REVIEW: New show in Coventry 'could be one of the landmark plays of our time'

Nick Le Mesurier reviews The Gift at the Belgrade Theatre, Coventry

Thursday, 23rd January 2020, 10:01 am
Updated Thursday, 23rd January 2020, 10:02 am
Shannon Hayes (Sarah Bonetta) and Joanna Brookes (Queen Victoria). Picture: Ellie Kurttz
Shannon Hayes (Sarah Bonetta) and Joanna Brookes (Queen Victoria). Picture: Ellie Kurttz

The Gift, by Janice Okoh, is a comedy of manners that gently tears apart the masks we use to disguise our prejudices. It’s a slow burner, very funny in places, clever and subtle, and in my view could become one of the landmark plays of our time.

In Act 1 we are in Victorian times. Sarah Bonetta Davies (Shannon Hayes) is the eponymous ‘gift’, a Nigerian woman who was given to Queen Victoria as a girl and brought up as her goddaughter. Sarah actually existed, one of many forgotten Britons whose stories are gradually coming to light, not least through the Belgrade’s efforts. We encounter her as she is about to leave for colonial Nigeria to teach etiquette to the natives, an emissary of the Empire.

Etiquette features strongly throughout this play, often centred on the drinking of tea, but always revealed to be a mask for something deeper, nastier. Sarah is visited by neighbours, well-meaning white people who declare themselves opposed to slavery and who so admire her efforts to civilise the locals. They are not so much wicked as bewildered, unaware of how to relate to a black woman who is also effectively a member of the Royal household.

Donna Berlin (Aggie) and Shannon Hayes (Sarah Bonetta). Picture: Ellie Kurttz

It’s an uncomfortable position to occupy, but it doesn’t stop there. The second act is set in modern times. Here Sarah (this time played by Donna Berlin) is a successful middle class black woman in a white man’s world. She and her husband James (Dave Fishley) have adopted a daughter, Victoria, a white child, something which, along with her status, puts their neighbours at a disadvantage. They arrive with a secret to confess, an act of ‘unintentional’ racism done in haste and later regretted, though as the play reveals, only superficially. There are moments of great comedy, as when Harriet (Rebecca Charles) declares she has been told she can dance like a BAME, and then does, with hilarious effect.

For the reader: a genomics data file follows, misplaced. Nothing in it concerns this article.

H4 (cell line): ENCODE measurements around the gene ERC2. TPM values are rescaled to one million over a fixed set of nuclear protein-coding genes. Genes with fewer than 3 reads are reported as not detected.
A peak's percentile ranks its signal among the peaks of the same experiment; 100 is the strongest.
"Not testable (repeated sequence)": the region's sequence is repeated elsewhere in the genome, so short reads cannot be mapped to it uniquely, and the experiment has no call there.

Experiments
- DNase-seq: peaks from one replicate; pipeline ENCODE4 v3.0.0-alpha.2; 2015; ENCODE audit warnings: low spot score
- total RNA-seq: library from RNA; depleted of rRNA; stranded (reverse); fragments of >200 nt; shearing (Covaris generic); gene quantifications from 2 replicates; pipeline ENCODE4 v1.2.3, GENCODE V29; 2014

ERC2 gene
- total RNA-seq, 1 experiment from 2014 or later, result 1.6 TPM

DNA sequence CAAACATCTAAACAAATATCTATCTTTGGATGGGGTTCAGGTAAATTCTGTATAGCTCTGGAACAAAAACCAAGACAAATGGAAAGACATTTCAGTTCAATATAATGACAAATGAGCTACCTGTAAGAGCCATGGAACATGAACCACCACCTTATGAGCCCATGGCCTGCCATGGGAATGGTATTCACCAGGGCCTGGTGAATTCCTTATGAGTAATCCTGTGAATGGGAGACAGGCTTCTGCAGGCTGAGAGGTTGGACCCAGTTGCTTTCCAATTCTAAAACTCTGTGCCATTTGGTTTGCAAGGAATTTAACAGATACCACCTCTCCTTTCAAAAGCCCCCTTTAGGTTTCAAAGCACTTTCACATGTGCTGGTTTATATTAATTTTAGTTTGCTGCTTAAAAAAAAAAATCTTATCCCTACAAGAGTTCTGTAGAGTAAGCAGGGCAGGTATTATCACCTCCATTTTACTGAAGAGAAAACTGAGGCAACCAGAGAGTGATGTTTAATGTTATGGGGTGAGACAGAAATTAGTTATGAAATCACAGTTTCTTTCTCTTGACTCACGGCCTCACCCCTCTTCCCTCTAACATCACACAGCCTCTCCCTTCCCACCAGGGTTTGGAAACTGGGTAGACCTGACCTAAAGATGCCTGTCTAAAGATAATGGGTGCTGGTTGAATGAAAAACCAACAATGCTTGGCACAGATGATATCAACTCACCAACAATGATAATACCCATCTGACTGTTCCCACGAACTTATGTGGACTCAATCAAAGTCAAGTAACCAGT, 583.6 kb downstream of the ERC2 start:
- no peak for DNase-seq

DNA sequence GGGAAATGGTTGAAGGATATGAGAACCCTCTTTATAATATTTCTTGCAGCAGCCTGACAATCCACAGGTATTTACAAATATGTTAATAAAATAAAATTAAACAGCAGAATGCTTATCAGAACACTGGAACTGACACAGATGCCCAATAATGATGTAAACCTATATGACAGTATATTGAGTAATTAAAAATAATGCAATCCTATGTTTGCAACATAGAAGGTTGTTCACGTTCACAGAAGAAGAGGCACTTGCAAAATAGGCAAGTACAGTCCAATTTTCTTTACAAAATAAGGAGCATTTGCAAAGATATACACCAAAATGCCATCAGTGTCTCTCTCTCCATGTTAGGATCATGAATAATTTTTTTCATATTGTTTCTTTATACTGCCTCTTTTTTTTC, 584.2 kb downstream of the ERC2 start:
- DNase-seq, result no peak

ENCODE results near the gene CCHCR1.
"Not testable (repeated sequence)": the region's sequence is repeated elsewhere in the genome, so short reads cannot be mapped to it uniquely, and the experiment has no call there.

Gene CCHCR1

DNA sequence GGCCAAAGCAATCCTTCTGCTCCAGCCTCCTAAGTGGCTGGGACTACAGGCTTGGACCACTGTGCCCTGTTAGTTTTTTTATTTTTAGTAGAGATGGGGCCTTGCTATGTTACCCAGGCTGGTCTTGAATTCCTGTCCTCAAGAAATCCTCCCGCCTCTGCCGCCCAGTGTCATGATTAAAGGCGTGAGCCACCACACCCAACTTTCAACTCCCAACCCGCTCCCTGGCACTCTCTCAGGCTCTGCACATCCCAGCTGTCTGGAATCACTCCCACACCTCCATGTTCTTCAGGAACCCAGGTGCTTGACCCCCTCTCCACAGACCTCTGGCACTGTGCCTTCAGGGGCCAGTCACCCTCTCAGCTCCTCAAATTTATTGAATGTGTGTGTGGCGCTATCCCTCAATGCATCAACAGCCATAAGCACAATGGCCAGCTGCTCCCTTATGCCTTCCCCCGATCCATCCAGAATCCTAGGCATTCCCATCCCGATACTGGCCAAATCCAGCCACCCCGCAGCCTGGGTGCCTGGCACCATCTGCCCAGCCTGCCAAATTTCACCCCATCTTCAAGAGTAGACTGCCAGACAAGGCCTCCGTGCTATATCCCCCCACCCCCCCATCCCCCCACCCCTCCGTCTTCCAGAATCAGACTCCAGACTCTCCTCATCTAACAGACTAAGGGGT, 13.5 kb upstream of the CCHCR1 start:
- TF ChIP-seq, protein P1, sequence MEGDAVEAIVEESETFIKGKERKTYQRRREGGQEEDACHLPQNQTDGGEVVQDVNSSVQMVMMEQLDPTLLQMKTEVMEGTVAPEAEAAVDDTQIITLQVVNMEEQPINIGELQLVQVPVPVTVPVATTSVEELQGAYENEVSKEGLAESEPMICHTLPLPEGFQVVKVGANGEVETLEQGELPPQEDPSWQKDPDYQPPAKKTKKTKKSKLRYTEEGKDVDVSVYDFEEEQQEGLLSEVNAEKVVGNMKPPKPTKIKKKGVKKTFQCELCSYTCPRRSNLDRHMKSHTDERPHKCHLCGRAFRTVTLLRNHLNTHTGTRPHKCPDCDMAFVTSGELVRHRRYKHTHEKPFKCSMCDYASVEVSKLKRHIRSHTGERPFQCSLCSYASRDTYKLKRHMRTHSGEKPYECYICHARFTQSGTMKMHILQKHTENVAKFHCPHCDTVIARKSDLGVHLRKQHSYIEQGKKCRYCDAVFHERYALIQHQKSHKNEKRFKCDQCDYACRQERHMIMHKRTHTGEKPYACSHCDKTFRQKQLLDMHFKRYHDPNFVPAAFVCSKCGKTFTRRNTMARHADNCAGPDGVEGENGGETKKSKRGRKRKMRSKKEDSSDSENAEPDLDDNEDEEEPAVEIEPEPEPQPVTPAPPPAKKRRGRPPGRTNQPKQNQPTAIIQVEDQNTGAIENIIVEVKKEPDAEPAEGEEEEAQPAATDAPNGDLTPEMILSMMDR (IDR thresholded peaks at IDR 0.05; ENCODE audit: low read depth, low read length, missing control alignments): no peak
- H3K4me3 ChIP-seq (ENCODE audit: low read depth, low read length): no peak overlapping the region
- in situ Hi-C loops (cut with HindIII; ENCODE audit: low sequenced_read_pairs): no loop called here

The genius of this play is the way it slowly reveals the layers of hypocrisy that even well-meaning people may disguise in their right-on politics. Overt racism in the form of protests and insults happens in the play off-stage: the dangerous stuff is what goes on disguised in full sight. But it is all done so subtly, and with such humour that you don’t realise how deeply you’ve been challenged. But you have. This is rammed home when Sarah, in an act of surreal departure, removes her clothes onstage, revealing the true, naked woman inside buffeted by conflicting expectations. It’s a bold move and likely to be controversial, but I felt it worked.

The last act brings the first Sarah into direct contact with Queen Victoria (Joanna Brookes), only this time she is accompanied by the later Sarah acting as a kind of ghost of the future, whispering doubt in her ear about her complicity in a system that is responsible for their subordination. I felt this part was a little too rich in ideas and symbolism.

The Gift is a play bursting with messages, conveyed through dialogue that is both warmly human, very funny and at the same time disturbingly frank. It reminded me somewhat of Abigail’s Party for its satirical effect. For all that it is a little slow in places, it is a powerful, enlightening and uplifting experience.

Donna Berlin (Sarah) and Dave Fishley (James). Picture: Ellie Kurttz

* The Gift runs until Saturday January 25. Visit belgrade, or call 024 7655 3055 to book.